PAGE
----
Its misidentification as a pathologic abdominal mass has led to surgery. Pathology can also occur within it (e.g. malignancy or even torsion) and cause atypical hepatic symptoms low in the pelvis 1,2.
Some feel that the term Riedel lobe should be abandoned as it is not an accessory lobe but just a variant of the appearance of the right lobe.
Riedel lobe has an incidence of ~17.5% (range 3.3-31%) and is more frequently found in females (M:F = 1:3) 2,3.
Riedel lobe is a tongue-like, inferior projection of the right lobe of the liver beyond the level of the most inferior costal cartilage on cross-sectional images 1. It is not considered a true accessory lobe of the liver but an anatomical variant of the right lobe of the liver 3.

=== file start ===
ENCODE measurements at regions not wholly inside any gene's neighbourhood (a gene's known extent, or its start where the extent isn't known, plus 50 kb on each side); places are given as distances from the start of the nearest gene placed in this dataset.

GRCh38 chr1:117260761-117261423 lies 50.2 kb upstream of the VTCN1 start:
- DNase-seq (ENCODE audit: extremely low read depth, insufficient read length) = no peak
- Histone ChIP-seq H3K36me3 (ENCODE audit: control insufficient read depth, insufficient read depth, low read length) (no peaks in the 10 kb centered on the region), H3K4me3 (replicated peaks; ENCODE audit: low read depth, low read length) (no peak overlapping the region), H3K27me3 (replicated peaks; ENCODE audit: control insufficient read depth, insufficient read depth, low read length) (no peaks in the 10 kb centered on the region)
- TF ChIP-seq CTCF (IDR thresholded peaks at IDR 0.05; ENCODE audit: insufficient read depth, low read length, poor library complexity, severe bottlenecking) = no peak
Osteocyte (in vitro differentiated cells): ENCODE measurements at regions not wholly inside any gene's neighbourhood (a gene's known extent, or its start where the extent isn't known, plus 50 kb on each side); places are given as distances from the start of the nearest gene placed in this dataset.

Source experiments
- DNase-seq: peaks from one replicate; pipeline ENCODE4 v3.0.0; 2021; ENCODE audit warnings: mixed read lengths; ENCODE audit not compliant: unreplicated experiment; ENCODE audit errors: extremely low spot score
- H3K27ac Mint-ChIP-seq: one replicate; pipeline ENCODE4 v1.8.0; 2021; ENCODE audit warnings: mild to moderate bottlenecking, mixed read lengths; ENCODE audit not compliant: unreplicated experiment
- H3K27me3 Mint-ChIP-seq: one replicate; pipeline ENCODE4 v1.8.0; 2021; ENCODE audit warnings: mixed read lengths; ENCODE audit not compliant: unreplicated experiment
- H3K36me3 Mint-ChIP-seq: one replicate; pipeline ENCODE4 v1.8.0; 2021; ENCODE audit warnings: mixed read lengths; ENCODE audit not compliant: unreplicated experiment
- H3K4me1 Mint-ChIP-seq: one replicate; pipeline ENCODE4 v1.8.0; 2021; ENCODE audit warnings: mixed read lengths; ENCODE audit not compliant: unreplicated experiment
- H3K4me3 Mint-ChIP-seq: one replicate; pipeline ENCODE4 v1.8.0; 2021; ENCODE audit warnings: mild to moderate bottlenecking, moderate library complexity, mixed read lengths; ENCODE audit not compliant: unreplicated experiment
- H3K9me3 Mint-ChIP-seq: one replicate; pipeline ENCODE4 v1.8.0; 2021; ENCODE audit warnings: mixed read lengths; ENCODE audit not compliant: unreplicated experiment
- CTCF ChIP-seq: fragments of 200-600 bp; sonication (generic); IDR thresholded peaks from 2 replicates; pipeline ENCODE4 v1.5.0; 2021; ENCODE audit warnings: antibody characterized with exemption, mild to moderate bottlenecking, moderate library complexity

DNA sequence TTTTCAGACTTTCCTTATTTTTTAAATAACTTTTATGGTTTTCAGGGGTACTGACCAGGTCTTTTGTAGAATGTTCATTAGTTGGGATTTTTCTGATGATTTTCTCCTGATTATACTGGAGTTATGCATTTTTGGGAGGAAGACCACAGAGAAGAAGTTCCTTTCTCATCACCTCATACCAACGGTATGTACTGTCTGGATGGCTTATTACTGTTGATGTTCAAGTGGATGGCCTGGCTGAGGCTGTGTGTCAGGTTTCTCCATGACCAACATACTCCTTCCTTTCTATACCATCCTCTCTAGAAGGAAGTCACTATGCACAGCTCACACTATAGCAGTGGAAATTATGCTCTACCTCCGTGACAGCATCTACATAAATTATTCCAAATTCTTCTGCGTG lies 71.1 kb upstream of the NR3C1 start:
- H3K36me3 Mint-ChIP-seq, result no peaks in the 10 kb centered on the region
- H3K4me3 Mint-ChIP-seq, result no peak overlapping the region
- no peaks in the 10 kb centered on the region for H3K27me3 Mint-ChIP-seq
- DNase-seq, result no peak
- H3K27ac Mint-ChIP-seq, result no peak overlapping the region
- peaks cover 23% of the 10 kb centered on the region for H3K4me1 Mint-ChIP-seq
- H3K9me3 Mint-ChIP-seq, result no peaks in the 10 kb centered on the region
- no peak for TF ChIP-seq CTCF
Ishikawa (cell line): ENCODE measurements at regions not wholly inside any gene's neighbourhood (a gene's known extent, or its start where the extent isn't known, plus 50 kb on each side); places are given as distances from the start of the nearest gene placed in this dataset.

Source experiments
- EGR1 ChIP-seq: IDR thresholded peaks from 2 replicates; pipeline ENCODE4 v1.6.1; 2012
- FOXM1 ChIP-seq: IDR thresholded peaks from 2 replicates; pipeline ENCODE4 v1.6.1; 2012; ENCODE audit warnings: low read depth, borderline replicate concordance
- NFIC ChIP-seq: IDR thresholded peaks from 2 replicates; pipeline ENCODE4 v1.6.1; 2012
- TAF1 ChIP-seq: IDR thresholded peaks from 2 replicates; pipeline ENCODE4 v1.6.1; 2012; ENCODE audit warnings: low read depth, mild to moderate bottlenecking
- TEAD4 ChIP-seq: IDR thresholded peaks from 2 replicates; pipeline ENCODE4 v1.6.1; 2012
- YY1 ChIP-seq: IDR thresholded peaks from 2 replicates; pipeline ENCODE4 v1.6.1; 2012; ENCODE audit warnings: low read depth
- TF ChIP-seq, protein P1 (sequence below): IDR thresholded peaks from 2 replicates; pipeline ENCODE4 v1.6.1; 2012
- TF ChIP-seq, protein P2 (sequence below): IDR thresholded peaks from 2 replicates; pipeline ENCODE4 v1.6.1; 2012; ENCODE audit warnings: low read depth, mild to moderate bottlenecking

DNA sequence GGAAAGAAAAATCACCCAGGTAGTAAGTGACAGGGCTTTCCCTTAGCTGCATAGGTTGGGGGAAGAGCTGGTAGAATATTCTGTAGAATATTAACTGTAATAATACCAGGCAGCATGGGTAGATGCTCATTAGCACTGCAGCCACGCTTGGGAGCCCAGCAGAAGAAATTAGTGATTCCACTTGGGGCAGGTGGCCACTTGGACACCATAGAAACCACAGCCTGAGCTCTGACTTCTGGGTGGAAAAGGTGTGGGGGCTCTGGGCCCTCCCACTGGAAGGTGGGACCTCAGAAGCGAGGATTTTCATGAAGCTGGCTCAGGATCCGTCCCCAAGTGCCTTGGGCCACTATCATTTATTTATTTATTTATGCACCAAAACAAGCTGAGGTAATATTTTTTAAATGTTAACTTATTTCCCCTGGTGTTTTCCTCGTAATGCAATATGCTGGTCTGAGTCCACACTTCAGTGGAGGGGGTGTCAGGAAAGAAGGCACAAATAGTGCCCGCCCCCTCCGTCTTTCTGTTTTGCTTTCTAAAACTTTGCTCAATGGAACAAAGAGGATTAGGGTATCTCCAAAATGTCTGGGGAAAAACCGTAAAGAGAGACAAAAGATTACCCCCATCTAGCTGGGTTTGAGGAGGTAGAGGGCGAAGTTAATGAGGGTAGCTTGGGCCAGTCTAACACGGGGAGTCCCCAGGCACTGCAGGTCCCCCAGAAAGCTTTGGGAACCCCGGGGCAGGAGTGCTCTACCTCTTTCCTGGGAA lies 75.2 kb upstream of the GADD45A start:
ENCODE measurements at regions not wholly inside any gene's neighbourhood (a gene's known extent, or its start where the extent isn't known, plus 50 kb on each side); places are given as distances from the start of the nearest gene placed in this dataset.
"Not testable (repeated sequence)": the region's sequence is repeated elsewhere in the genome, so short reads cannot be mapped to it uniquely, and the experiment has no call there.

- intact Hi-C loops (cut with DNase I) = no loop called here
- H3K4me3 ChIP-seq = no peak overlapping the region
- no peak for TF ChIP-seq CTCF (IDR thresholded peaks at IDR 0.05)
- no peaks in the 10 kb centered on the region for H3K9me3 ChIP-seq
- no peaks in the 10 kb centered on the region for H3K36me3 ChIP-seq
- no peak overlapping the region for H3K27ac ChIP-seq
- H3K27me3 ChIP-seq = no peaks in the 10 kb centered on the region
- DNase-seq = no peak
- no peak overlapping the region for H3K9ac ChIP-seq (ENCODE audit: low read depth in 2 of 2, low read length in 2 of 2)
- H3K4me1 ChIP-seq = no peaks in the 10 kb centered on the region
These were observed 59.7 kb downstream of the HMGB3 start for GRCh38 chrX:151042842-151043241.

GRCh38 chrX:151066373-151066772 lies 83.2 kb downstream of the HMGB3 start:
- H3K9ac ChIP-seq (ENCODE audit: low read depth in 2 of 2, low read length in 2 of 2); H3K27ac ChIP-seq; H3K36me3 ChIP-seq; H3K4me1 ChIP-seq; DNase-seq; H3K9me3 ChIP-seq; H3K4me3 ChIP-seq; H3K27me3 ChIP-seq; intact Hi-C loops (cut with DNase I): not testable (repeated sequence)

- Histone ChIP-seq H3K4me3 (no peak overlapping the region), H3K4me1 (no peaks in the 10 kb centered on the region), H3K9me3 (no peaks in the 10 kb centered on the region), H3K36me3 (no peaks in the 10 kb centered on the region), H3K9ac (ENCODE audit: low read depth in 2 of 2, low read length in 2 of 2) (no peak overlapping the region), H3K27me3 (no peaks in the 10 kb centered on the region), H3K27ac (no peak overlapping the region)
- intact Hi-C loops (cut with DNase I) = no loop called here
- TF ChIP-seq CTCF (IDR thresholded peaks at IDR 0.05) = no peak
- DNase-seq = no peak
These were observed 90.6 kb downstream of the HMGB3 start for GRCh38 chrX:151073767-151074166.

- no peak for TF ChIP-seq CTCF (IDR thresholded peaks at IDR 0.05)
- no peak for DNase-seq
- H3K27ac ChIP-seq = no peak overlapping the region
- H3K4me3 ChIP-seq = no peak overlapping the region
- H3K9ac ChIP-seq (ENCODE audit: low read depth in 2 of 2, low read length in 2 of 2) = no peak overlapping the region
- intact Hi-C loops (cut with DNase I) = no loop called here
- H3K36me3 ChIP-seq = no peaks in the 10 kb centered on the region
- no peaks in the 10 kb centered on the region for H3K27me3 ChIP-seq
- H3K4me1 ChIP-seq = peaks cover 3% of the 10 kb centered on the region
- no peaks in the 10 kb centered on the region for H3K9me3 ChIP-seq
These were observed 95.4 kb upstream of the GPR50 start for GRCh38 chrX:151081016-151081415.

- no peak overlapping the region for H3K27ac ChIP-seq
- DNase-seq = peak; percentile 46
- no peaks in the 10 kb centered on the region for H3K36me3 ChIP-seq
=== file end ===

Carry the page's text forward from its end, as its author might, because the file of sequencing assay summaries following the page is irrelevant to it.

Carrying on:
History and etymology
It was originally reported in 1888 by the German surgeon, Bernhard Moritz Carl Ludwig Riedel (1849-1916) 4 in seven female patients who had palpable masses in the right hypochondrium, which were subsequently confirmed at surgery 2.